New Research Shows Body Weight Influences Epigenetic Markers in Sperm Cells

A recent study, whose findings were documented in the journal Health Metabolism, has shown that men’s health issues such as stress levels and body weight can have very significant effect on the epigenetic markers in sperm cells. Epigenetics is a study which has revolutionized how scientists view inheritance in nature.

sperm cellsAn epigenetic marker or modification is a heritable alteration that is not due to changes in the DNA sequence. On the contrary, these markers alter the accessibility of genetic coding as well as the chromatin structure, which can be attributed to environmental or external factors. These markers, in turn, affect how hereditary characteristics are expressed in subsequent generations.

In the aforementioned research project, researchers from the University of Copenhagen in Denmark looked at sperm from 10 obese men and 13 lean ones to study if there was any genetic markers which could be associated with their weight.

In all the samples collected for the study, the Danish researchers were able to identify very specific markers in the area of the human genome used for controlling appetite. What was revealing though was that the biomarkers were expressed very differently in the two groups. They showed that the weight of a father could very easily affect the appetite of his children and, by extension, their body shape as well.

The researchers were able to follow up on six of the ten obese men who were going through weight-loss surgery. The results were startling to say the least. On average, the researchers were able to identify 5000 changes in DNA markers of the samples collected before and after the surgery. The second samples were collected a year later when the men were much leaner after weight loss surgery.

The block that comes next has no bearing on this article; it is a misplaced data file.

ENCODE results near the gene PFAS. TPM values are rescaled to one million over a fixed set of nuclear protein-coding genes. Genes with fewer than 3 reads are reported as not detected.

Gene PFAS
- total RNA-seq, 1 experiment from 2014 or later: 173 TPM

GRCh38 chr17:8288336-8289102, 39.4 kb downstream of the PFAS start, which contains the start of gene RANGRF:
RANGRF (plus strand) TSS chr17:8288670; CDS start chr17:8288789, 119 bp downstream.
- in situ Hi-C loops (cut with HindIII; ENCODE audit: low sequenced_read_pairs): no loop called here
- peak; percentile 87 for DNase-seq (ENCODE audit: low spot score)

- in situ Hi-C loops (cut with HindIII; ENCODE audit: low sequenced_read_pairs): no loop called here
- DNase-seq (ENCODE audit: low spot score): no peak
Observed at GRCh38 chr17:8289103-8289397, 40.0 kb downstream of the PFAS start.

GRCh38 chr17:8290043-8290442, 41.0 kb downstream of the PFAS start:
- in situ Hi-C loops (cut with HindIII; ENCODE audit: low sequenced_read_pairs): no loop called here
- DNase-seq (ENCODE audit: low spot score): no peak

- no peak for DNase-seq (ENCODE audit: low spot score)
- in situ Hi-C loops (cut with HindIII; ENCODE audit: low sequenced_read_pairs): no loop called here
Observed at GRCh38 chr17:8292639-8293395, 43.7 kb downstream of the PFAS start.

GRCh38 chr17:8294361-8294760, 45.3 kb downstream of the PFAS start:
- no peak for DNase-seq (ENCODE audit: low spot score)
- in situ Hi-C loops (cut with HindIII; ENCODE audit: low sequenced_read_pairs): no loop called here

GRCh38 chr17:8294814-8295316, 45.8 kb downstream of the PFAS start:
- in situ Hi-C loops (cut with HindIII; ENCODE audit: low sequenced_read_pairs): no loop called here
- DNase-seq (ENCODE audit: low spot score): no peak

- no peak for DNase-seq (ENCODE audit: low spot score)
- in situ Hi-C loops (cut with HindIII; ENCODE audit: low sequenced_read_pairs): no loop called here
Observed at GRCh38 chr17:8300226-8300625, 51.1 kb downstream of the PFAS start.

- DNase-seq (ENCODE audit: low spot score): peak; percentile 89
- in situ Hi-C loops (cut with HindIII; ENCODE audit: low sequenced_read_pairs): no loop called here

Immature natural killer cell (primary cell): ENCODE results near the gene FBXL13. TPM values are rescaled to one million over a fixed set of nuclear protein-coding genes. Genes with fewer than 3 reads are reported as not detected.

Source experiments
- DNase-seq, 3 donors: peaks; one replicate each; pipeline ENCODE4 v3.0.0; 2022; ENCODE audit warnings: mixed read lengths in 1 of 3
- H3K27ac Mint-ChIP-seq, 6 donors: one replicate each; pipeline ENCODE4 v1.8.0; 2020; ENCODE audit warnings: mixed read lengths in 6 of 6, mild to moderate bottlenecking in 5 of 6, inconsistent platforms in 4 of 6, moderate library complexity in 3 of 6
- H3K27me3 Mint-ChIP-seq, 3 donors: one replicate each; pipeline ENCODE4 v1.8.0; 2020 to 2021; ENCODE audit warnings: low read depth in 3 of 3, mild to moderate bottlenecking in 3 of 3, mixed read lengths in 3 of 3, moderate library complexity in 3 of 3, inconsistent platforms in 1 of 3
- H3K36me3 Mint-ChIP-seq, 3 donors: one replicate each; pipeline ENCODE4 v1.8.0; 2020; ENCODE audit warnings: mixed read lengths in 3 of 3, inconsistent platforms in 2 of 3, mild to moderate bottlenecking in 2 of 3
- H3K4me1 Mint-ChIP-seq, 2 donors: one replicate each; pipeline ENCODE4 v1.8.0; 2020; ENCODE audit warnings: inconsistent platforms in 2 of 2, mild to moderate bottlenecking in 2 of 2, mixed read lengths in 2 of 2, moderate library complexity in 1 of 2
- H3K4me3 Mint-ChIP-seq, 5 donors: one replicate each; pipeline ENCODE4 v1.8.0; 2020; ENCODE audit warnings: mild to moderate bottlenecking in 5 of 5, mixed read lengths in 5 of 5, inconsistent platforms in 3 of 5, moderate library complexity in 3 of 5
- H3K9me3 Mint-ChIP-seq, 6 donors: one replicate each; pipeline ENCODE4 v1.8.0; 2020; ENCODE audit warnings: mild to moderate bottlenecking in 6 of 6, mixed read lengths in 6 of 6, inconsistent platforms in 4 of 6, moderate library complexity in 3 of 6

It is significant to note that the changes identified in the sperm of the erstwhile obese men were not in the structure of the DNA itself or even in the histones. On the contrary, they were invariably located in the associated small RNA molecule. Recent studies have already shown that the RNA does indeed play a significant role as an epigenetic marker, telling the cells which genes to turn on or off.

The Danish study showed that the RNA molecules were responsible for passing on specific hereditary information. In this particular instance, the researchers showed that the RNA molecules clipped on the different parts of the DNA of the sperm cells. Specifically where the RNA molecules clipped to depended on whether they were harvested from lean or obese men.

This study shows that, just like for mothers, there is plenty of diet and health precautions prospective fathers ought to be aware of before (and even after) pregnancy.